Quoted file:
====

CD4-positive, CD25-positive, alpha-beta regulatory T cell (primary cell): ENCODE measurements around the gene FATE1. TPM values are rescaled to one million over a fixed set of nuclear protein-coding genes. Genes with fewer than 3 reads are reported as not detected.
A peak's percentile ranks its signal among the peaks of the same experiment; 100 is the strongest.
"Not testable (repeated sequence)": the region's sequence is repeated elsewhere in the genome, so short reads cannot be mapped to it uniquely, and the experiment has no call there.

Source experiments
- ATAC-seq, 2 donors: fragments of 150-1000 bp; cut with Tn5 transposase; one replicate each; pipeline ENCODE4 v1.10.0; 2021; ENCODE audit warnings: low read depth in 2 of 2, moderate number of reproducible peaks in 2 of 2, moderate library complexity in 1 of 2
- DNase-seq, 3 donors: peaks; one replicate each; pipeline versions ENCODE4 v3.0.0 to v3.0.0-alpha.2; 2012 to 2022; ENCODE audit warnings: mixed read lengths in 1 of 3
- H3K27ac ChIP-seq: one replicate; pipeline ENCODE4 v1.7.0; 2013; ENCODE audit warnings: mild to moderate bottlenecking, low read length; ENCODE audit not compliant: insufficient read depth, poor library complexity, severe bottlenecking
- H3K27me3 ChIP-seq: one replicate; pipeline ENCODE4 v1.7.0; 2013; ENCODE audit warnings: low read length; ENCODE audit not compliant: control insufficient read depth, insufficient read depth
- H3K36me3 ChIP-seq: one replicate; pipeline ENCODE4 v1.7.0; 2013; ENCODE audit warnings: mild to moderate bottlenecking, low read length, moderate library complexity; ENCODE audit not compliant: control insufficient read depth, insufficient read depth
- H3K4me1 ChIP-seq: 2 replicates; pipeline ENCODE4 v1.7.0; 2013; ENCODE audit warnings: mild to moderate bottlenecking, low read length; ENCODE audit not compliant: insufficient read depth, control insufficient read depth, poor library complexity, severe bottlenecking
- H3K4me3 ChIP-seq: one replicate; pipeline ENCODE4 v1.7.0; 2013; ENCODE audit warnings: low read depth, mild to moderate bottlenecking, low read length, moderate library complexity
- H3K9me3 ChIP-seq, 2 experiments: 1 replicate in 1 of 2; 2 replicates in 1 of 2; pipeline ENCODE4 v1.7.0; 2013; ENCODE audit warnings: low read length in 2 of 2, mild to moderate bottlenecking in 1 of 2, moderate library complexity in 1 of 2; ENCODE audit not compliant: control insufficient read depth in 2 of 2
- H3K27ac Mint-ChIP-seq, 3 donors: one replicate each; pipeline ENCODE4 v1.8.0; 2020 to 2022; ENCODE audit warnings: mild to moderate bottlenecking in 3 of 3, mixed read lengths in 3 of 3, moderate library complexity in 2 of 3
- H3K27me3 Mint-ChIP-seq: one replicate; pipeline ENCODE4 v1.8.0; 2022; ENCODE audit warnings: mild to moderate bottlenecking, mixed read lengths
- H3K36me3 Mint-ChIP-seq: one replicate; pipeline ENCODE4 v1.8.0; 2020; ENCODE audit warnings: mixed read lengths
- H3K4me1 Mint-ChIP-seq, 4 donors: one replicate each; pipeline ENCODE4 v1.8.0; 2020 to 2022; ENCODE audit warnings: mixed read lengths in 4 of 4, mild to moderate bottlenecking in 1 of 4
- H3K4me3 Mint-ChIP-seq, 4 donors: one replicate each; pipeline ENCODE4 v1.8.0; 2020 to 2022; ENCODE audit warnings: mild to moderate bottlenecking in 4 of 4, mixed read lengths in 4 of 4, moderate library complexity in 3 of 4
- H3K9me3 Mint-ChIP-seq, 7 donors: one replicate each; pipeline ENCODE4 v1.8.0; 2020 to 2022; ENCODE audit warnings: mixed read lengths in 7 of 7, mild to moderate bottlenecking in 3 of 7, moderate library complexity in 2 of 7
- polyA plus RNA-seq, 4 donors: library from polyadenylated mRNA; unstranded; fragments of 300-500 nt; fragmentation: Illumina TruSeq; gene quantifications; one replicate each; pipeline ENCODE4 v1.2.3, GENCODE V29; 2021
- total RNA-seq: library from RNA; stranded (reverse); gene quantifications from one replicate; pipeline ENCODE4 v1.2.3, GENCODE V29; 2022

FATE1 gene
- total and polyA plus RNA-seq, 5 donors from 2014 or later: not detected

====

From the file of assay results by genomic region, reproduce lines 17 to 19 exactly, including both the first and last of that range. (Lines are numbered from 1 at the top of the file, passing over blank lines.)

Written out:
- H3K4me3 Mint-ChIP-seq, 4 donors: one replicate each; pipeline ENCODE4 v1.8.0; 2020 to 2022; ENCODE audit warnings: mild to moderate bottlenecking in 4 of 4, mixed read lengths in 4 of 4, moderate library complexity in 3 of 4
- H3K9me3 Mint-ChIP-seq, 7 donors: one replicate each; pipeline ENCODE4 v1.8.0; 2020 to 2022; ENCODE audit warnings: mixed read lengths in 7 of 7, mild to moderate bottlenecking in 3 of 7, moderate library complexity in 2 of 7
- polyA plus RNA-seq, 4 donors: library from polyadenylated mRNA; unstranded; fragments of 300-500 nt; fragmentation: Illumina TruSeq; gene quantifications; one replicate each; pipeline ENCODE4 v1.2.3, GENCODE V29; 2021